A lunar eclipse is when the Earth travels between the Sun and the Moon and casts a shadow on the Moon.

Although there is probably no life left on the Earth that can gaze up at the sky and watch these events, could there be a chance that humans are still looking up at the sky from the surface of Mars and witnessing solar eclipses there? Having said that, Mars has only two very small moons, Phobos and Deimos.

At this stage of our journey, I want to reflect on the possibility of life on other worlds. As far as we know the only known forms of life that exist are on our own planet Earth. Celer has passed countless Earth-like planets, could any of them enjoy the conditions favourable for supporting life as we know it?

Once primitive life got a start on our planet there was no holding back, it took a very long time, but from the top of mountains to the deepest parts of the oceans we can see an abundance of complex life forms. We find life in the most unexpected places on Earth.

Imagine for a moment, if human beings were the only life to have evolved and exist on our planet, and say we visited another world that harboured life and living on that planet were animals that resembled a whale, a snake, maybe a large bird or fish, how alien would they look to us.

We have no idea how extraterrestrial life would look, but we do know that they would have to be made of the same elements found throughout the Universe. They could be made of a different mix of elements but one thing is sure, for alien beings to evolve and advance their knowledge they would need to have evolved fingers or some sort of digits to give them the ability to create.

Are we alone in the Universe?

We have now science and technology which might prove that we are not alone in our galaxy, could there be other intelligent life out there? The most well-known organisation looking for life beyond our solar system is the SETI Institute, which is made up of technicians, scientists, engineers, teachers and support staff.

The SETI Institute uses a specially designed instrument, the Allen Telescope Array, located in the Cascade Mountains of California. One of its objectives is to study newly discovered exoplanets that are in habitable zones around their star. Primitive life cannot send signals across space that can be detected on Earth, but scientists are searching for primitive life by investigating the atmospheres and characteristics of distant planets for any clues.

The Kepler Space Observatory was launched into space on March 7, 2009, its mission being to look for exoplanets orbiting other stars. After 9 years of operation, NASA announced its retirement in 2018.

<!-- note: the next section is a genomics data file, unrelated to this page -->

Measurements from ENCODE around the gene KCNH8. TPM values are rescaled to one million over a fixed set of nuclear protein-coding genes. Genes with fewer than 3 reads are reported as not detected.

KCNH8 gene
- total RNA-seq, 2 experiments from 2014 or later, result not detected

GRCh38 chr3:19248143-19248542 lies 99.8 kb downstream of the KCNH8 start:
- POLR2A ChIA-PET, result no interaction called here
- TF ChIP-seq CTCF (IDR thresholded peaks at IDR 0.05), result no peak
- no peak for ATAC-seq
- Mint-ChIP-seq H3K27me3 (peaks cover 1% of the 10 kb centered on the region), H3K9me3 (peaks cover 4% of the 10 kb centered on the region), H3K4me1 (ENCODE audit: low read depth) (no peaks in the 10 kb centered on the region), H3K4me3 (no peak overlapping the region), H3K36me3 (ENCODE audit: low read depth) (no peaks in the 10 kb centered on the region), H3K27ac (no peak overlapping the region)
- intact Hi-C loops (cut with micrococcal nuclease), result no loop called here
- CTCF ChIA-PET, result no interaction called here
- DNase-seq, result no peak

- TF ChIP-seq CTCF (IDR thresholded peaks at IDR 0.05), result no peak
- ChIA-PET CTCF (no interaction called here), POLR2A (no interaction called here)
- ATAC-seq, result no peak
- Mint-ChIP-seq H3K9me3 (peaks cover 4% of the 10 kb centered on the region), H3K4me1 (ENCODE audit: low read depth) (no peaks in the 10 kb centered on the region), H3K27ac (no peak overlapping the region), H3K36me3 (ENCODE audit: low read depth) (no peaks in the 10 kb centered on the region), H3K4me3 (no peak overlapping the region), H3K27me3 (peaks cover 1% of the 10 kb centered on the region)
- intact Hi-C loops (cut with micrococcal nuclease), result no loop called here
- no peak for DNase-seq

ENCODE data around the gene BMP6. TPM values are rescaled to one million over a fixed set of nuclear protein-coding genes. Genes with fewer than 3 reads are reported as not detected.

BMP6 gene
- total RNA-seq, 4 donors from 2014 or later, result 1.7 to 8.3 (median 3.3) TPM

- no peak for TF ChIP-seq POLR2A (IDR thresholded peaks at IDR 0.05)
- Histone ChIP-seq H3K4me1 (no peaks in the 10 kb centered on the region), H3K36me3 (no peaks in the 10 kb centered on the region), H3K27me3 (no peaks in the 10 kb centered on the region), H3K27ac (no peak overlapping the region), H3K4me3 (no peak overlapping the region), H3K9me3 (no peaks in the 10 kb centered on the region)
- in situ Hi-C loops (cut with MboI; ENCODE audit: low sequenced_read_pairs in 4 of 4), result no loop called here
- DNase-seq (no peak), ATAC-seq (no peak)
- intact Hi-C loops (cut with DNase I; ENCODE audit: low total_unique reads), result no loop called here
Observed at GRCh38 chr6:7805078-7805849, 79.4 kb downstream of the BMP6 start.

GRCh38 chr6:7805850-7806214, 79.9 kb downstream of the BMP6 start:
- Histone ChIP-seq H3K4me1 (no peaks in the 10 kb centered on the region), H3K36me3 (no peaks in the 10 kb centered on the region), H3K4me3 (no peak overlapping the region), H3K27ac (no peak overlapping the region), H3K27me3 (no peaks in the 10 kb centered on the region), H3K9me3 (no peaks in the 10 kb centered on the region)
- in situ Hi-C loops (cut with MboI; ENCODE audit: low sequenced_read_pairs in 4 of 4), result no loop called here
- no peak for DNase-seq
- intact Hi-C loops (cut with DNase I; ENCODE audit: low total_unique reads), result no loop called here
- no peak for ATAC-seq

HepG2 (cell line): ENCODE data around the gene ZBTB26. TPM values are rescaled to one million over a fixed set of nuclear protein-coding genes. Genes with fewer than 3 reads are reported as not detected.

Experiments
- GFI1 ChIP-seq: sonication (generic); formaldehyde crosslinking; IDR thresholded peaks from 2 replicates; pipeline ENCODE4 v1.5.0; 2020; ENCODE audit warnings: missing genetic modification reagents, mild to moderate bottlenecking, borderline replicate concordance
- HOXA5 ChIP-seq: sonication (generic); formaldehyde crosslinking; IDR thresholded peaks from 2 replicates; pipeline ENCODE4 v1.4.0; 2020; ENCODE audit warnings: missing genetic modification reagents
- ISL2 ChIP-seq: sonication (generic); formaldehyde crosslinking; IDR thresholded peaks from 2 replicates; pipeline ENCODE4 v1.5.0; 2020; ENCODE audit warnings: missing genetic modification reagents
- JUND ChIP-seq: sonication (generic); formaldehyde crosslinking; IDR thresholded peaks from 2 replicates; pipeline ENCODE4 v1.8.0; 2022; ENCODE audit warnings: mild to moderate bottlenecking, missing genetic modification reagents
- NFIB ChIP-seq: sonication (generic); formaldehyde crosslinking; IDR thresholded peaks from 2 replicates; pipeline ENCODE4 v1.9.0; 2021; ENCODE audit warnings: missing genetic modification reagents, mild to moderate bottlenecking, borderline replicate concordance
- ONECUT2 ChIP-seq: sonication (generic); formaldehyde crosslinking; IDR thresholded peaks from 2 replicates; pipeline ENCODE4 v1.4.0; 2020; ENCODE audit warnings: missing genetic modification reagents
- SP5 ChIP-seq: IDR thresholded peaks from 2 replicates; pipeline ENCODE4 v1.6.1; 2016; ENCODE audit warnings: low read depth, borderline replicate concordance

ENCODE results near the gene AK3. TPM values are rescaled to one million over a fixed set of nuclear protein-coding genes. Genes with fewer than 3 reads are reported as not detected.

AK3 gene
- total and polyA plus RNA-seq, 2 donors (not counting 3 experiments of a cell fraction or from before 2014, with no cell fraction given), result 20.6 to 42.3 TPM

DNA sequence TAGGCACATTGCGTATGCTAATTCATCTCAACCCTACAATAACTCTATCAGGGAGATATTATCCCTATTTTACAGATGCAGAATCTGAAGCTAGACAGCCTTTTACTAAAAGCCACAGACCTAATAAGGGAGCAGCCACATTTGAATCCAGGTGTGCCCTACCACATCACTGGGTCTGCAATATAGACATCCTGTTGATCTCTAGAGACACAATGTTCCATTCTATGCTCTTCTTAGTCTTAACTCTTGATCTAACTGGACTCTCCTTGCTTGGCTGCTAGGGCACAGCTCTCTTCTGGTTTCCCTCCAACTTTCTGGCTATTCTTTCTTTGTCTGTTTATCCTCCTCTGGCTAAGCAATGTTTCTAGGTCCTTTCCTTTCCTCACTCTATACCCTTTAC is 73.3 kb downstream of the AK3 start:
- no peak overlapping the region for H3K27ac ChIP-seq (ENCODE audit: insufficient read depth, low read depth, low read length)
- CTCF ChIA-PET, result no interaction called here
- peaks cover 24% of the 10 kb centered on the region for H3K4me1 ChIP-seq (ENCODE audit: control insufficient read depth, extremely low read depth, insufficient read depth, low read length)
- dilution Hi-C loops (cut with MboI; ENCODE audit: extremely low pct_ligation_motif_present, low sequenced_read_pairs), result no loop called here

Over its lifetime Kepler observed over 530 thousand stars, looking for any dimming caused by planets crossing in front of a star, around 2,662 exoplanets have been catalogued by Kepler and more have to be confirmed.

Image credit: NASA/Tim Pyle

Information from Kepler was sent home and analysed to determine the size of these exoplanets. The smallest one found was about twice the mass of the Moon and the largest is over twice the diameter of Jupiter. Some astronomers consider this mass too large to be classed as a planet so it could be a brown dwarf.

As of December 2021, 4,878 exoplanets have been confirmed by different scientific methods.

Some exoplanets in our galaxy have been identified orbiting habitable zones similar to that of the Earth. It is estimated that there could be 6 billion potentially habitable Earth-like worlds in our galaxy alone, now that’s something to ponder over.

The discovery of these exoplanets orbiting nearby stars has greatly increased speculation that there may be some kind of life on planets outside our solar system. It is highly unlikely that any life forms will be found on any of the planets or moons within our own solar system.

All life on Earth consists largely of water and as I have mentioned before, for a planet to harbour life as we know it, it cannot be too cold or water will freeze, nor can it be too hot which would cause the water to evaporate or boil away.


My story "Our Space Journey" has 16 parts.

Part 13


About the Creator

A B Forbes

I hope you find some of my articles interesting.

Our highly developed brain has given us intelligence and curiosity, now with the help of sophisticated scientific instruments, we can try and make sense of the Universe and our existence.

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  • A B Forbes (Author)2 months ago

    Author. My articles are written for people with an average understanding of the universe and life. We are not all experts. I hope you gain some knowledge if you decide to read them. Regards.